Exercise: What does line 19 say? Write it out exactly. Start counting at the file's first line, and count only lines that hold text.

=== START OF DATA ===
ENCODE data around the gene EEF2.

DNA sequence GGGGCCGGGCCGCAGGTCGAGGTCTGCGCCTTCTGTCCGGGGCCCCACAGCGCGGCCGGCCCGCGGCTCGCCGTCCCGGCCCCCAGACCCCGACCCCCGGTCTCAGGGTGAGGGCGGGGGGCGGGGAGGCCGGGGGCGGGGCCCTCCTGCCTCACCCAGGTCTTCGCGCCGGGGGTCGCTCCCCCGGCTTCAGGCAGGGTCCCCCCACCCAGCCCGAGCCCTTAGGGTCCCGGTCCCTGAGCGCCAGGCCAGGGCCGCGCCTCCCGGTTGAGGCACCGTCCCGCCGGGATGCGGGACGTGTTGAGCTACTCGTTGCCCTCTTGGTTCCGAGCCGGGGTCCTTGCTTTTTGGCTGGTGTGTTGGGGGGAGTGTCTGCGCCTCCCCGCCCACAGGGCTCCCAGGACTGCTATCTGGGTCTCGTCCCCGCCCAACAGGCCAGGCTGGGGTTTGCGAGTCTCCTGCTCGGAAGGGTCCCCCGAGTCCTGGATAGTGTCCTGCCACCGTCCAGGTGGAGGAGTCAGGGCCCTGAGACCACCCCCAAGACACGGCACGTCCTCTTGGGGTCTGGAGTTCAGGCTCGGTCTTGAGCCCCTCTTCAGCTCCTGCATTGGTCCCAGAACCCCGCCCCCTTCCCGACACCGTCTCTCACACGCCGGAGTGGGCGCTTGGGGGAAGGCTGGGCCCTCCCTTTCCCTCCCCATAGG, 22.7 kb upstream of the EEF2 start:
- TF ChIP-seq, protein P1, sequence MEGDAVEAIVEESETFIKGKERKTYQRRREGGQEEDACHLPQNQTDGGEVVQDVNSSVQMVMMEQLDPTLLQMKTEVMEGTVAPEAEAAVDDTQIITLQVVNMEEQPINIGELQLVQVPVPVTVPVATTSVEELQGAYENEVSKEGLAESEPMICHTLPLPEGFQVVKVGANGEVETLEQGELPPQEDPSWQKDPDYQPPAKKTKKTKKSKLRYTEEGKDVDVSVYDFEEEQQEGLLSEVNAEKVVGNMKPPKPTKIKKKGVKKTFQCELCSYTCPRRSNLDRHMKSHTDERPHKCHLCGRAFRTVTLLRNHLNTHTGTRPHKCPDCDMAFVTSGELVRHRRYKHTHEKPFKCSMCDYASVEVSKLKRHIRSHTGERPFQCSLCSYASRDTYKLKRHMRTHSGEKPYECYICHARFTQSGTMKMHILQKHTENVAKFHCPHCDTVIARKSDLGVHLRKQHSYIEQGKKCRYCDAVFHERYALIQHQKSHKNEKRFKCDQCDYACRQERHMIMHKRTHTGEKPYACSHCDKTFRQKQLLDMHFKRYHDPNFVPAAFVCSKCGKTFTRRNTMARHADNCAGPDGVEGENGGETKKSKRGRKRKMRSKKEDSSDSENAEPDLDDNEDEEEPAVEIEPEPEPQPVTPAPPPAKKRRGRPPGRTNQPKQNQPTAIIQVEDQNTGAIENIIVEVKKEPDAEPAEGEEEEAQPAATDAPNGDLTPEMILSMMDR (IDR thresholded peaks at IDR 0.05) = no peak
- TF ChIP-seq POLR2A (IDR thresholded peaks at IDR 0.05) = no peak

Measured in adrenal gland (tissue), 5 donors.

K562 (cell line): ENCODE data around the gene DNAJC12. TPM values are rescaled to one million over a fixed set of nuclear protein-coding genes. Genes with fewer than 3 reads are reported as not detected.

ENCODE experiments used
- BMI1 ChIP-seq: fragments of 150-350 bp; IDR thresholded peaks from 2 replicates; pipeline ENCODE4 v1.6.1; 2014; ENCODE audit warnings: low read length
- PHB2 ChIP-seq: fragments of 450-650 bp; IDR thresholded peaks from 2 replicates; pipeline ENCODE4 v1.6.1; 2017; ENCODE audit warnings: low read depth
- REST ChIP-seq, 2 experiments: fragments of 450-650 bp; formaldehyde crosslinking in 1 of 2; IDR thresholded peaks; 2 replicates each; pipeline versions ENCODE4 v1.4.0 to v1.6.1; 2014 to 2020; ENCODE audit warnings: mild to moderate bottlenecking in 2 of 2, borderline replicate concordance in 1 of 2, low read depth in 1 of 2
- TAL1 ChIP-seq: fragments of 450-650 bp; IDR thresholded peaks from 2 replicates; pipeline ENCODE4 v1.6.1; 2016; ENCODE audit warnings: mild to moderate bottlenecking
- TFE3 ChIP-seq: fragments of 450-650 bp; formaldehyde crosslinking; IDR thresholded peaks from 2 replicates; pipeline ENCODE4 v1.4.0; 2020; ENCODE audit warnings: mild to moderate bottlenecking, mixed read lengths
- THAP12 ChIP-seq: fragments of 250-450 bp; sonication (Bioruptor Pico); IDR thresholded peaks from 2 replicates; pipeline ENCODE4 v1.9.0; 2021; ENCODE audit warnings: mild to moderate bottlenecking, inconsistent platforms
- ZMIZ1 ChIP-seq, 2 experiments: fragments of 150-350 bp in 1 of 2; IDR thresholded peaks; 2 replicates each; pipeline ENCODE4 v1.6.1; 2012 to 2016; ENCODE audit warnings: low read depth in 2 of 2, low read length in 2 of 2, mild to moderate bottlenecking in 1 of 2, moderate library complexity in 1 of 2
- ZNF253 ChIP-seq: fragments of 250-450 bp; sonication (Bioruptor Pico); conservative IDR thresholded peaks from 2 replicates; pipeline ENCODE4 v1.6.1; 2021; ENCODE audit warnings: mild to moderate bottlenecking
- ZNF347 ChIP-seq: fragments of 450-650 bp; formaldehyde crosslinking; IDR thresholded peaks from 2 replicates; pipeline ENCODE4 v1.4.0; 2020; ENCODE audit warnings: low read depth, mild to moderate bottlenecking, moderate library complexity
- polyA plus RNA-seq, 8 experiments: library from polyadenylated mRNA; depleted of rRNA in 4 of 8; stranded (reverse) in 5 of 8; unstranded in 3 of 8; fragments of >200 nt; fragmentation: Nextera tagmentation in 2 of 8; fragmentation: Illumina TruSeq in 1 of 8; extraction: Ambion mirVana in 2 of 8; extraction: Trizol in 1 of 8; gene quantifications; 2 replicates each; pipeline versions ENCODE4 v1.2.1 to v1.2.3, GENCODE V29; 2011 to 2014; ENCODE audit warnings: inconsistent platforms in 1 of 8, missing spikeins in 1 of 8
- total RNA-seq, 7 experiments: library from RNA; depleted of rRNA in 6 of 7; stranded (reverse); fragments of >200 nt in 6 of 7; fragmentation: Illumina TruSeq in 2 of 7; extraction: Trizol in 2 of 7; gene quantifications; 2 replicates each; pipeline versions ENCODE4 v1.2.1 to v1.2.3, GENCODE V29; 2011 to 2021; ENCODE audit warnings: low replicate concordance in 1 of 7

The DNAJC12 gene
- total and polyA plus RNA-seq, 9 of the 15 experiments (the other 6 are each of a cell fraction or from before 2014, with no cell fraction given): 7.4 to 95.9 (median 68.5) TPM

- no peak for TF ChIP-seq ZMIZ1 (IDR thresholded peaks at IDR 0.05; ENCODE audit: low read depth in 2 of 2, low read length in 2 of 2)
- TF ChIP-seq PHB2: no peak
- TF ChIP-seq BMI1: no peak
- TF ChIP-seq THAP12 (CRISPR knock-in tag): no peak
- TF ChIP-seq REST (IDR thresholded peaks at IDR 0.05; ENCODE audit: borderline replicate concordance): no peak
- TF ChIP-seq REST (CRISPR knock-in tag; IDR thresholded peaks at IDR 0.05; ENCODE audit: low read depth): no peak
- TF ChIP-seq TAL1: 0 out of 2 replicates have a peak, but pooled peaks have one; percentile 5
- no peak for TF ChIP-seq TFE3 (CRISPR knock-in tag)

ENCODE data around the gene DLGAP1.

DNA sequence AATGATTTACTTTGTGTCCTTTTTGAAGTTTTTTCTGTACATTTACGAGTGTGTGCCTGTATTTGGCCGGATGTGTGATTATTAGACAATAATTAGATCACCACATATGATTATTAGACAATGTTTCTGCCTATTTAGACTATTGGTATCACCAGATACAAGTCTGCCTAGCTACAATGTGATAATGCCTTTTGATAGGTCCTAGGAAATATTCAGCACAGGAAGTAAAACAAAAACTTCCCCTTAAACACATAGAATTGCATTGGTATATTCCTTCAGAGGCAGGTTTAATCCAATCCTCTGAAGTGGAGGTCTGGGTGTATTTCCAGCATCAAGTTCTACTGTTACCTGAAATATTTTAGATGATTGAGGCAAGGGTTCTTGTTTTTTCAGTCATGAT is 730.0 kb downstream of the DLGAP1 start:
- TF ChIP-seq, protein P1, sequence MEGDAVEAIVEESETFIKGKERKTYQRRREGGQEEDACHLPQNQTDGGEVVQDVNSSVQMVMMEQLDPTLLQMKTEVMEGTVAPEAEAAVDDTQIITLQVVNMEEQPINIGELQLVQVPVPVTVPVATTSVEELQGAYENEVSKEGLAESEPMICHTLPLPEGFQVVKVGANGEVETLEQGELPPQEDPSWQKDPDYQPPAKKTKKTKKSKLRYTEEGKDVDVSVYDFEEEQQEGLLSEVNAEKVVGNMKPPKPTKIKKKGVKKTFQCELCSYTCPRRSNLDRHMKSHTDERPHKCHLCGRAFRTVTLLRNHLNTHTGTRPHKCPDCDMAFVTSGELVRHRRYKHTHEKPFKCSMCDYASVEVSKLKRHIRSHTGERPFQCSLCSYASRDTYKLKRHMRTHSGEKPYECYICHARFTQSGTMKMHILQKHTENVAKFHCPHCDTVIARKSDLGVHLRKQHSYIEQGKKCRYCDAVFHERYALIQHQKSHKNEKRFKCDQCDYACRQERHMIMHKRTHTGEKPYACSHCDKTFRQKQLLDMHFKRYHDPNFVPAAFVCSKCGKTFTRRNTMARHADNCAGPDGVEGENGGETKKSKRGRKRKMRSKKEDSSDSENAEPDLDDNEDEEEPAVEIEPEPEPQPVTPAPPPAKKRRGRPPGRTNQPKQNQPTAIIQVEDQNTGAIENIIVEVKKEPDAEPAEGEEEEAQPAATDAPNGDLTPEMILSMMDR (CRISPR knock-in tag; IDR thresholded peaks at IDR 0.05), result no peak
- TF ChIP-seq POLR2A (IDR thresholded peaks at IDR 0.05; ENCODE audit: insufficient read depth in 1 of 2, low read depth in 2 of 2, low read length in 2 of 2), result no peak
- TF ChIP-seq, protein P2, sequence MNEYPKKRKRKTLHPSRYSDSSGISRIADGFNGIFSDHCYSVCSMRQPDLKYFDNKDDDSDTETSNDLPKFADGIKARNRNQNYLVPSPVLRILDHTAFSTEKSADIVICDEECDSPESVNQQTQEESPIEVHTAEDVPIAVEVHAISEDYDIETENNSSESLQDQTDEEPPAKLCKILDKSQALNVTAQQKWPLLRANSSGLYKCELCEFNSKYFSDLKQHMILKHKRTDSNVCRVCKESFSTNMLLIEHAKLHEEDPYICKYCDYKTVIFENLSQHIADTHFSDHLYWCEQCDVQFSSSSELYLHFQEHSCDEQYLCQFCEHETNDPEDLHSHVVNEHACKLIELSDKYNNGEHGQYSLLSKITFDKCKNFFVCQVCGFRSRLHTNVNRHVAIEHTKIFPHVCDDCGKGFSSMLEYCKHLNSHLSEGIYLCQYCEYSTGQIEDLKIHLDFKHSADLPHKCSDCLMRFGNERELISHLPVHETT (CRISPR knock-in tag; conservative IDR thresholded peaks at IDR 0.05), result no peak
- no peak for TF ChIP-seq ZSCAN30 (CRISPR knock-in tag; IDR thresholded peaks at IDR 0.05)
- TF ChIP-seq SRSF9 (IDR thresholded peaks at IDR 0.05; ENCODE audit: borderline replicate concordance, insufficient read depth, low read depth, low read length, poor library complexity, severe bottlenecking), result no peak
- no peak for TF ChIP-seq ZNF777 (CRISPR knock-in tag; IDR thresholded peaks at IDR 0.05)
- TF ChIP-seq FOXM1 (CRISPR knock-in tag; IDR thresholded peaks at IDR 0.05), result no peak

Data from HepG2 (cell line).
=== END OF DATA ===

The DNAJC12 gene